CLEAN AIR TRANSPORT SYSTEMS et al., Plaintiffs and Appellants, v. SAN MATEO COUNTY TRANSIT DISTRICT et al., Defendants and Respondents.
Plaintiffs and appellants Nancy Jewell Cross and Clean Air Transport Systems appeal from a judgment of dismissal entered after the court sustained respondents' motion to dismiss. We affirm.
Cross brought suit as an individual and on behalf of Clean Air Transport Systems, an unincorporated association. The complaint alleged that San Mateo County did not receive an adequate environmental impact report before it approved the building of a park and ride facility. One of the issues raised by respondents in their demurrer and motion to dismiss was whether Cross could appear in court as the association's representative. The trial court ruled that the association could be represented only by a licensed attorney, and it gave the association and Cross as an individual twenty days leave to amend the complaint. The court subsequently granted the association and Cross an extension of time to amend the complaint, but specified that the complaint “shall not name CLEAN AIR TRANSPORT SYSTEMS as a Plaintiff and Petitioner unless such party is represented by an attorney licensed to practice law in the State of California.” Neither the association nor Cross amended the complaint, and the court granted respondents' motion to dismiss and ordered that a judgment of dismissal for respondents be entered.
Cross contends that the court erroneously ruled that she could not represent Clean Air Transport Systems in the litigation.1 However, authority of the State Supreme Court supports the trial court's ruling. In Merco Constr. Engineers, Inc. v. Municipal Court (1978) 21 Cal.3d 724, 147 Cal.Rptr. 631, 581 P.2d 636, the court struck down a statute which allowed officers or employees of a corporation to represent the corporation. The court reasoned that a corporation is a distinct legal entity, separate from its shareholders and officers. The rights and liabilities of corporations are distinct from the persons composing it. Thus, a corporation cannot appear in court except through an agent. In purporting to represent the corporation in court, that agent is engaged in the practice of law. Only persons who are active members of the State Bar may practice law. A lay person who purports to represent a corporation is engaged in the unlawful practice of law. (Id., at pp. 729–730, 147 Cal.Rptr. 631, 581 P.2d 636.)
This reasoning applies by analogy to unincorporated associations. “By statute in California, an unincorporated association possesses many characteristics of a legal entity.” (6 Witkin, Summary of Cal. Law (8th ed. 1974) § 37, p. 4348.) Witkin lists six attributes of unincorporated associations which illustrate that they are separate and distinct from the individuals who compose them. (Id., at pp. 4348–4349.) For example, an unincorporated association can sue and be sued in its own name and judgments can be enforced only as against its own assets. (Id., §§ 37, 38, pp. 4348–4349.) Therefore, an unincorporated association resembles a corporation more than it does an individual, and the reasoning of Merco is apposite.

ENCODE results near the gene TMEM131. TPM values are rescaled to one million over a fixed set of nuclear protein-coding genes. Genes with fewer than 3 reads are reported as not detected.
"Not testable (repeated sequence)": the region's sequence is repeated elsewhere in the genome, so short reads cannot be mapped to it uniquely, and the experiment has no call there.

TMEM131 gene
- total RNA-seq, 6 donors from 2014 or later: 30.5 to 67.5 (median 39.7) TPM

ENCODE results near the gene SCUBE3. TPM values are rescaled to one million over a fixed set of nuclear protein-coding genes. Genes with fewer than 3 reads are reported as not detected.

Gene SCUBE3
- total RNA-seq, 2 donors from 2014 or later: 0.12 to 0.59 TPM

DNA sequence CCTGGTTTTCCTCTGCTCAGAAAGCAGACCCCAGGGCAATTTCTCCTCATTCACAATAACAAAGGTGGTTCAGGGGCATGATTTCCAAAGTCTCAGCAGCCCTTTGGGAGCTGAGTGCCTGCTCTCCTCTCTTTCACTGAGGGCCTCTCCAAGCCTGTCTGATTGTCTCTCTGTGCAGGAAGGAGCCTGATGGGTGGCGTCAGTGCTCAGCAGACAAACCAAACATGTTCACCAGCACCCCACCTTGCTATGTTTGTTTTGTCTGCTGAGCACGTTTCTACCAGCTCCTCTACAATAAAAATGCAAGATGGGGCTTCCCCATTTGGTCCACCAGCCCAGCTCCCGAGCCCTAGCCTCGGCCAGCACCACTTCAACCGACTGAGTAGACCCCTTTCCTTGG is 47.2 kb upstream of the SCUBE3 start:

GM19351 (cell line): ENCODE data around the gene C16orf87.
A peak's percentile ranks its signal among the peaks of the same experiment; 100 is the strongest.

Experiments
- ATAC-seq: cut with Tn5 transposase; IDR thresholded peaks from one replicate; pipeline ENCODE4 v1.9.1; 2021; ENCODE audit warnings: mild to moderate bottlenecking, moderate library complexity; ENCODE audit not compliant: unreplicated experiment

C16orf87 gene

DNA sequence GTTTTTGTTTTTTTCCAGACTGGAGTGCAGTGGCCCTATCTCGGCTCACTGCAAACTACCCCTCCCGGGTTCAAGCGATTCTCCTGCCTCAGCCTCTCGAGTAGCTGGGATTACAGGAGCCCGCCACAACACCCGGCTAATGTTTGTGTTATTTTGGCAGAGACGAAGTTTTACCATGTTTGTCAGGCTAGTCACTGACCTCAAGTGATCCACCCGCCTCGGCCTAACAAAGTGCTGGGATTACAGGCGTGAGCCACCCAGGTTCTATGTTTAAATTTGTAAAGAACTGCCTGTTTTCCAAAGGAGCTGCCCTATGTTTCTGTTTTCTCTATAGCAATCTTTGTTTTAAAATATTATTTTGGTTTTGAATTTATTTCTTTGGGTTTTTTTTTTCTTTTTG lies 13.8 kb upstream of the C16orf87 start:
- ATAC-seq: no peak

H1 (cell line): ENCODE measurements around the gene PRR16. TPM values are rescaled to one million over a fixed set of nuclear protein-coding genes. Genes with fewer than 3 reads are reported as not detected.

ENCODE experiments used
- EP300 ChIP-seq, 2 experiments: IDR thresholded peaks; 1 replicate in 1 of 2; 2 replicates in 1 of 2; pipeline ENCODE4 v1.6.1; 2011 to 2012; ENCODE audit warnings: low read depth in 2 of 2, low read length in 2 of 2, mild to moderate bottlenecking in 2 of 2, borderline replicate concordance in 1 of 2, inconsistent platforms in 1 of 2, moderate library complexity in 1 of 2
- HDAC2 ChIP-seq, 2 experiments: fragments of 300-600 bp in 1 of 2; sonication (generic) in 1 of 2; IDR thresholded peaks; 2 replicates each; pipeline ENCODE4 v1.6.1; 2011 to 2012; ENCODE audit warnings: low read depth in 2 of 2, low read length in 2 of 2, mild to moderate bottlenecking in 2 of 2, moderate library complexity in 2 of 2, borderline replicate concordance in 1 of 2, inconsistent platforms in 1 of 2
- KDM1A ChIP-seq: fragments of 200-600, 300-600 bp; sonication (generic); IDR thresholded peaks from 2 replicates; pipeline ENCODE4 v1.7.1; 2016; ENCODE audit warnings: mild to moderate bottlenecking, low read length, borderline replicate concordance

Cross's arguments are meritless. She claims that the First Amendment right of association enables an unincorporated association to designate whomever it wishes to represent it. However, the Merco rule, which ensures that persons who legally represent others are competent to do so and that the general welfare is protected, outweighs any purported infringement on the right to associate. She also contends that because she does not hold herself out as a lawyer and is representing Clean Air Transport Systems without a fee, she is not engaged in the practice of law. Clearly, however, her work in litigating the case against respondents involves the practice of law.
Respondents request that this court impose sanctions against Cross. Respondents first claim that the appeal is frivolous. However, Cross's contention is not contrary to settled authority. While we find the reasoning of Merco applicable by analogy, we have found no direct authority that an unincorporated association must be represented by an attorney, and therefore the claim is legitimately arguable.
The second reason respondents request sanctions is Cross's failure to file an adequate appellant's appendix. Rule 5.1(b) of the California Rules of Court requires an appellant to include “such documents as the appellant should reasonably assume will be relied upon by the respondent in meeting the issues raised; ․” Rule 5.1(i)(2) authorizes monetary sanctions if the appendix “is so inadequate that justice cannot be done without requiring inclusion of documents in the respondent's appendix which should have been in the appellant's appendix, or without the court's independent examination of portions of the original record which should have been in the appellant's appendix, ․”
Cross's appendix did not include respondents' points and authorities in support of their motion to dismiss and their opposition to Cross's motion to extend time. Cross should have included them in the record and her failure to do so prompted respondents to include them in their own appendix. Nevertheless, we cannot conclude that the omission was of such a grave nature such that “justice cannot be done” without the documents. This court was not required to resort to the omitted documents in resolving the issue presented in this case. Therefore, we decline to impose sanctions against Cross.
The judgment is affirmed.
1. Although the notice of appeal was filed on behalf of Clean Air Transport Systems and Cross as an individual, Cross does not contest the trial court's ruling with respect to her individual action.
WHITE, Presiding Justice.
BARRY–DEAL and MERRILL, JJ., concur.